Democrats look to Obama to save them from midterm bombing

With Joe Biden’s polling numbers stuck in the 1940s, the sitting president has largely been off the track in the final weeks of the campaign, opting for a mix of Washington-area speeches and headlining fundraisers. Into the void entered his former boss, who reminded crowds over the weekend that he remains – by far – his party’s most effective surrogate.

No one is more in demand than Obama. His team has been inundated with requests to speak, with Democrats imploring him to cut brief voting videos and congressional leaders leaning on him to headline fundraisers with them. It was reminiscent of when, as president, Obama issued endorsement lists that dipped so far into the ballot that some of the announcements looked more like a phone book than a standard press release.

Obama hit a trio of battleground states over two days to rally grassroots Senate and gubernatorial hopefuls in tough races. On Tuesday he will be in Nevada to do the same, before traveling to Phoenix on Wednesday and then to Pennsylvania alongside Biden the final weekend before Election Day.

Obama’s closing act is something of a role reversal for the former and current president from previous years. It was often Biden and his all-around appeal who was most valued in some of the country’s tightest races, especially those for the House. While Biden’s aides insist he has largely succumbed to the reality that his services are best suited at the moment in blue states – places such as Oregon, California and Maryland, where he should appear for the second time – he is publicly bristling with the suggestion that campaigns want him to stay away from them.

Although he is the party’s biggest draw and main grassroots motivator, there is an undeniable fear that even he may not be able to prevent what could end up being an inevitable bloodshed on November 8. Some Democrats also argue that for all his considerable talents at driving an argument, even Obama has struggled in the past to translate his own popularity and successes onto other members of his party. Democrats suffered heavy losses halfway through Obama’s presidency.

Still, most party members agree that there is no one they would rather have. And the public reaction has been quite positive. A single extract of Obama on the stump Saturday accusing the Wisconsin senator. Ron Johnson to protect his wealthy associates while jeopardizing Social Security has garnered over 12 million views. His portrayal of Herschel Walker as a football legend with no business in the Senate has led news reports in Georgia, where the senator is. Raphael Warnock tries to contain the Republican’s late surge.

After falling in Georgia for Warnock and Stacey Abrams, Obama’s video chatted with Rep. Karen Bassoffering his support to the longtime Democrat who gets pounded $100 million in publicity by developer Rick Caruso in the Los Angeles mayoral race.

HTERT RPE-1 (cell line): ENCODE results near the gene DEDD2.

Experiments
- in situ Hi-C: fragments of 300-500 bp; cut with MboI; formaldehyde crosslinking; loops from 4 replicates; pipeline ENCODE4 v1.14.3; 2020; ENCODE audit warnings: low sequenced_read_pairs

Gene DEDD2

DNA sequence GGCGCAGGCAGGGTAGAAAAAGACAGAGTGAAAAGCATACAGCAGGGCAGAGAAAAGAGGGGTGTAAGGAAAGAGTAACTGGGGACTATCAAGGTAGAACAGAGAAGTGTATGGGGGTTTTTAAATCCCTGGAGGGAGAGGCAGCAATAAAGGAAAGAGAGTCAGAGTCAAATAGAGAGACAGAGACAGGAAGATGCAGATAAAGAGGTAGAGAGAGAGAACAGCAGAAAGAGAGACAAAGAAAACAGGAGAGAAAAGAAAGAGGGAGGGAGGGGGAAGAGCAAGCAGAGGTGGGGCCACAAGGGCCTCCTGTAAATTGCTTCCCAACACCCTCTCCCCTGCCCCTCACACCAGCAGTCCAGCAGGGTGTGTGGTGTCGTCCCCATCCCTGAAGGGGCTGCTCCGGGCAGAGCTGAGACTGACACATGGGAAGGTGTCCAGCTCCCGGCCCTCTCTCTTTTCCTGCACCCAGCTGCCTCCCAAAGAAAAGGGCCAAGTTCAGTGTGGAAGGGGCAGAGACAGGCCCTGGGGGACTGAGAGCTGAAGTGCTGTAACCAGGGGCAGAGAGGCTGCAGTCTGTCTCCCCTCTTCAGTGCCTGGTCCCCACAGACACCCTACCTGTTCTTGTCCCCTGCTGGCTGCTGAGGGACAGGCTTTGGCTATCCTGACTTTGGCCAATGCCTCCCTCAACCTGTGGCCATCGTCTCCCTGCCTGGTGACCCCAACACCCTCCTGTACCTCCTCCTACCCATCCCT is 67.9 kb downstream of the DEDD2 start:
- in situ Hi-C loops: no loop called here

Doug Herman, a Democratic strategist helping to guide Bass’s campaign, said Obama brings a voice of “pragmatism, hope and common sense that has been missing since leaving office.”

“His support is strongest for any Democrat in a contested race,” Herman said of the former president. “That’s probably why he got involved in the closest races.”

It was no secret that Obama would help bring attention to these races. But it was his articulation on the other side that dominated the headlines. In Michigan, campaigning for Governor Gretchen Whitmer, Obama described a Republican party that was completely enthralled with Donald Trump to the point of becoming obsessed with him.

“Pretty much every Republican politician these days seems obsessed with two things: owning the ‘libs’…and getting Donald Trump’s endorsement,” Obama said at the Detroit rally.

In Wisconsin, Obama became sarcastically nostalgic for the days when Trump wouldn’t give up on the birth plot and the idea that Obama was ineligible for the presidency. “Do you remember that was the craziest thing he ever said?” Obama said, never mentioning Trump by name. “Now that’s not even in the Crazy Top 10.”

And in Georgia, he dismissed Walker — whose grilling days as a Georgia Bulldog still spark positive associations in the state — as “a celebrity who wants to be a politician,” before adding that being “the one of the best running backs of all time” did not make him fit for public office. Obama joked that few people wanted his “old, skinny, slow butt” chased down the field with a defensive tackle.

He also spoke of the bouts of fatalism that have plagued his party since he took power nearly two years ago and struggled to pass legislation with his narrow majority – amid a slow economic recovery and growing threats to US institutions.

“I understand why people are anxious. I understand why you might be worried. I understand why it can be tempting to just tune out, watch football or ‘Dance with the Stars,’” Obama said. “But I’m here to tell you that going offline is not an option. Desperation is not an option. The only way to make this economy fairer is for us all to fight for it. The only way to save democracy is if we, together, cultivate it and fight for it.

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